In general, gifted students are well-adjusted and have good self-concepts, particularly academic self-concepts. They also tend to have an internal locus of control—that is, they feel responsible for their successes and future plans. They often attribute failure to a lack of effort, rather than a lack of ability, which is associated with having a growth mindset.
Education is unquestionably the foundation of a brighter future, and graduating from high school the most fundamental step toward good employment and further education. For that reason, boosting graduation rates throughout America, and particularly among underserved student populations, is an essential piece of building a more just and fair economy and society, with more opportunities for all.
President Obama has stated a goal of achieving 90% high school graduation rates by 2020, and Pearson is proud to support that goal. We put the learner at the heart of everything we do, and believe strongly in advancing the cause of opportunity for all students.
In June, we announced the GradNation State Activation initiative in partnership with America’s Promise Alliance. This partnership aims to support and scale multi-year, cross-sector efforts at the state and local levels to make measurable impact on graduation rates.
We’re delighted to announce three state organizations that will each receive a $200,000 grant to support their work towards these goals.
• The Arizona Mayors Education Roundtable engages with mayors in 16 cities across the state through the Arizona Activation Initiative, in collaboration with WestEd and other state partners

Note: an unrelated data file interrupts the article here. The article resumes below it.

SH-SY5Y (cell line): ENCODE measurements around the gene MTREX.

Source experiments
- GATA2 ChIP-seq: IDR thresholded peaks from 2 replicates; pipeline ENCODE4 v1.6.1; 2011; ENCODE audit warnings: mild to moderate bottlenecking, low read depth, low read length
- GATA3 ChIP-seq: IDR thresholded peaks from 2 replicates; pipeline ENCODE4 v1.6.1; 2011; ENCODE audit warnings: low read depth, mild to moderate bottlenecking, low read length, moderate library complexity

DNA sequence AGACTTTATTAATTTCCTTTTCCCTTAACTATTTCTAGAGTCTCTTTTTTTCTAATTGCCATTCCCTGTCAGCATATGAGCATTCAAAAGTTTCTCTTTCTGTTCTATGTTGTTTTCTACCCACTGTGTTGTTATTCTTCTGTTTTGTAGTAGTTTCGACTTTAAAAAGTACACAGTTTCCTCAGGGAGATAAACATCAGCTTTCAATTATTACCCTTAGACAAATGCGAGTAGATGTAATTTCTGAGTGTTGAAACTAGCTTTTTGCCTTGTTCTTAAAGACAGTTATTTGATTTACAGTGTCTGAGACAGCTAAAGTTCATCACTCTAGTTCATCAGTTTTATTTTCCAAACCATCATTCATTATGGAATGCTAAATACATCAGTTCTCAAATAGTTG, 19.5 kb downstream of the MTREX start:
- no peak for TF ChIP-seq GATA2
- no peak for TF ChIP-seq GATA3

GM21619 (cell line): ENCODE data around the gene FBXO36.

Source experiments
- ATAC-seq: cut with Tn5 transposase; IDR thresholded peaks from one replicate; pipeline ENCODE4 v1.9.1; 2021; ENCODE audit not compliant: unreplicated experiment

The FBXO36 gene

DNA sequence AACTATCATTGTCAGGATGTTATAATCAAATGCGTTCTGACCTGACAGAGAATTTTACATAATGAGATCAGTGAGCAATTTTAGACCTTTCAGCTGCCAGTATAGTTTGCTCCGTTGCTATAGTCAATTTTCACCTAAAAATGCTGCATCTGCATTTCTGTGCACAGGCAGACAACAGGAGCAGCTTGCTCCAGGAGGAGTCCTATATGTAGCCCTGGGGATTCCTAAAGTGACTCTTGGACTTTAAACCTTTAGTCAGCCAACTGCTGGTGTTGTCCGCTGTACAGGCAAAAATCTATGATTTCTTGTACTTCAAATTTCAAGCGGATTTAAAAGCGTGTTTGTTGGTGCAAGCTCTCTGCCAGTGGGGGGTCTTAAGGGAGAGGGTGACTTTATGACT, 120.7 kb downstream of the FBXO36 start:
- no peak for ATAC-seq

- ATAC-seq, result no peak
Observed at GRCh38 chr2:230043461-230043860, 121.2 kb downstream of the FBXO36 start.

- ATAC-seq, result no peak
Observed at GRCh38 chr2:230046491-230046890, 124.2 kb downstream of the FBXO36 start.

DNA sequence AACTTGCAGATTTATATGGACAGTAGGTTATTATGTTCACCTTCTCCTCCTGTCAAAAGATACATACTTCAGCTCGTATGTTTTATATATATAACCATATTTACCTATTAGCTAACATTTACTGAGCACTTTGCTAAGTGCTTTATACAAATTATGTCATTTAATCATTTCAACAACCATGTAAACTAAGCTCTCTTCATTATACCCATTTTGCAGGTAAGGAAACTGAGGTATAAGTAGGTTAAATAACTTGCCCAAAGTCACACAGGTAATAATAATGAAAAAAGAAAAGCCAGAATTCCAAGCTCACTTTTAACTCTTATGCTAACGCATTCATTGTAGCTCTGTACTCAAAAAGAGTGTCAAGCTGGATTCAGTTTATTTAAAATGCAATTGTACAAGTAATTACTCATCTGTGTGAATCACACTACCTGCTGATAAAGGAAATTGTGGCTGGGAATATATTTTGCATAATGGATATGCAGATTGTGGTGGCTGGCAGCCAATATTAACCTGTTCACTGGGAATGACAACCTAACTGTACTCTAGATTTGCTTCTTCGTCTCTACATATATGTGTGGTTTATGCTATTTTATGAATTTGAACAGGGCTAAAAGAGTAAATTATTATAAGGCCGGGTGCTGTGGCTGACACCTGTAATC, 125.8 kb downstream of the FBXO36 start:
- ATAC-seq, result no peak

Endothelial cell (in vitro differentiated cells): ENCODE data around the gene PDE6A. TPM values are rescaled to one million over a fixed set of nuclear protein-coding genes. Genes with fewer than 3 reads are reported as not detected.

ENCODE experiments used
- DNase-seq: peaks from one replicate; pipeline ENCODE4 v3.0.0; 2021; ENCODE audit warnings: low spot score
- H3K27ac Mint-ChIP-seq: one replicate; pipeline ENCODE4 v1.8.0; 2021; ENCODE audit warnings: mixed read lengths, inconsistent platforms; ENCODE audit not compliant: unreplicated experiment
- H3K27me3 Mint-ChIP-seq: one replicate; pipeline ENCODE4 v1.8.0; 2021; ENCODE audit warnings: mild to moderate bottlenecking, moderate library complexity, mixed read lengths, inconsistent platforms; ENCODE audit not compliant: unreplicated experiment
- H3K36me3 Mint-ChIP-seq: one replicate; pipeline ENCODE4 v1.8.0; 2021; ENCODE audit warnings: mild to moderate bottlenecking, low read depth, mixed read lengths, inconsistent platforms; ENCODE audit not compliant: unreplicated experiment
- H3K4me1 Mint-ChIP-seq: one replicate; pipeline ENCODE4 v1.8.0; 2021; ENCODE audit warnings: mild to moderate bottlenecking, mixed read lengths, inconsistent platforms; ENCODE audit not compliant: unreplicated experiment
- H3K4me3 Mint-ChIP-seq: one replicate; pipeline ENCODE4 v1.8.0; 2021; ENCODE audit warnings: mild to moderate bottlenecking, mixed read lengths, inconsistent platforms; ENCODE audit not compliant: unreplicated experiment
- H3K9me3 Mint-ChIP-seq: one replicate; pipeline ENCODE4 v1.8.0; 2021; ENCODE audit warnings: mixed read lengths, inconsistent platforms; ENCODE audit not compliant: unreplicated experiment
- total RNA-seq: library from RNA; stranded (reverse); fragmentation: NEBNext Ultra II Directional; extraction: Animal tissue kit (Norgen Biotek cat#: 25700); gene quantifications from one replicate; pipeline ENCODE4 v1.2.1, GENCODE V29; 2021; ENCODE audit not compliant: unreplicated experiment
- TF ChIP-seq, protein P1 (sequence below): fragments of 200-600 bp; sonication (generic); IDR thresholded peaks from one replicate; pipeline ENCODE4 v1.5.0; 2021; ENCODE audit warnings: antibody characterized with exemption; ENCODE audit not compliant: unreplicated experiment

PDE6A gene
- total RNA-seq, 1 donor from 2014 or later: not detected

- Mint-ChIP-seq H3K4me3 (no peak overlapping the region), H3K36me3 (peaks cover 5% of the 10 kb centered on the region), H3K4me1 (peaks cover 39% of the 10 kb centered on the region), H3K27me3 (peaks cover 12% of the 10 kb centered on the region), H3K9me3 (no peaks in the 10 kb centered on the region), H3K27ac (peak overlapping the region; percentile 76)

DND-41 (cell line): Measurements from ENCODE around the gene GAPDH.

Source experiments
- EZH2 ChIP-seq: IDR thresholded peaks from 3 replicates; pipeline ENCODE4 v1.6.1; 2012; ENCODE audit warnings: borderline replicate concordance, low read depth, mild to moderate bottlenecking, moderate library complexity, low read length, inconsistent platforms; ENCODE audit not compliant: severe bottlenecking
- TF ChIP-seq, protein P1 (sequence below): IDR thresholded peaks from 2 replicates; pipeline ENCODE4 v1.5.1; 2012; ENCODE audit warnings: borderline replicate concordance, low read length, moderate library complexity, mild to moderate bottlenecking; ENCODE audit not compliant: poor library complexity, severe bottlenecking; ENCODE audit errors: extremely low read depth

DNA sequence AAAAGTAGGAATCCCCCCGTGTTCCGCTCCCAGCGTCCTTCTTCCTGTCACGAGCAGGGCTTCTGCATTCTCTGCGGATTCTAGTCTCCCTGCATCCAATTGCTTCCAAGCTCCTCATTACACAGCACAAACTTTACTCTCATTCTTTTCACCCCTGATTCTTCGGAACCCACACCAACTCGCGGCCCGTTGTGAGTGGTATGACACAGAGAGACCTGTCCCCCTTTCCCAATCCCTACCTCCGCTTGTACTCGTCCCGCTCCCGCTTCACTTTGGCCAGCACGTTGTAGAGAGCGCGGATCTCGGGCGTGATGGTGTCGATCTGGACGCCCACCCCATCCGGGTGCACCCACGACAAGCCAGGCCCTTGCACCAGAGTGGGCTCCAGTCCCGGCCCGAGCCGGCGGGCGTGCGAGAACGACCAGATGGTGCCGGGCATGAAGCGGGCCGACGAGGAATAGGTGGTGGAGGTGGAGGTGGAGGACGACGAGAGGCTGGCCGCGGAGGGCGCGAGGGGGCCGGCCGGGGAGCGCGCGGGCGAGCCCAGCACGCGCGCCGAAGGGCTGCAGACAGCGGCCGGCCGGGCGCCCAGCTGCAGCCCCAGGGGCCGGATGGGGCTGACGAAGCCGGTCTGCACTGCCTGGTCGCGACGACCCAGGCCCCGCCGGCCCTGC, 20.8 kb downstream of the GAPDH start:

• The Massachusetts Department of Elementary and Secondary Education focuses on students whose first language is not English
• The Minnesota Alliance With Youth, which supports GradMinnesota, a statewide initiative to increase the graduation rate, focusing on students of color, low-income students, English language leaners and students with disabilities.
An independent panel selected the grantees from a group of 41 applicants from 26 states. The panel, consisting of respected leaders in the education and youth development community, including Building a Grad Nation report co-author John Bridgeland, president and CEO, Civic Enterprises; former West Virginia Gov. Bob Wise, president, Alliance for Excellent Education; Karen Pittman, co-founder, president and CEO, The Forum for Youth Investment; and 2015 National Teacher of the Year Shanna Peeples.
We congratulate the grantees, and wish them the best in the work to come. We’re looking forward to working with you, supporting you and celebrating the progress you will make in the years ahead.read more
This week marks the fourth annual International Day of the Girl Child.
When we ask women and girls what they want from education, one theme comes through loud and clear -- "progress." They might not use that word, but when the mum talks of her little girl being able to read the books she was never able to, when the teenager dreams of being the first in her family to go to university, and when the young woman refuses to see a glass ceiling to her career... that is progress. Progress for each of them, and ultimately for all of us.
Gender inequality starts with the 31 million girls who are denied their right to an education. An education that literally saves lives. A child born in Sub-Saharan Africa whose mother can read is 50% more likely to survive past the age of five. It's one of the reasons why Pearson has convened Project Literacy, a campaign to eradicate illiteracy worldwide. It's why we're also working with Camfed to train 5,000 female 'Learner Guides' in Ghana, Tanzania and Zimbabwe, who are not just securing their own futures, but are shaping the lives of girls who may otherwise be the next forgotten ones. And why we recently invested in Sudiksha, a start-up that recruits local women to manage low-cost schools serving some of India's poorest communities.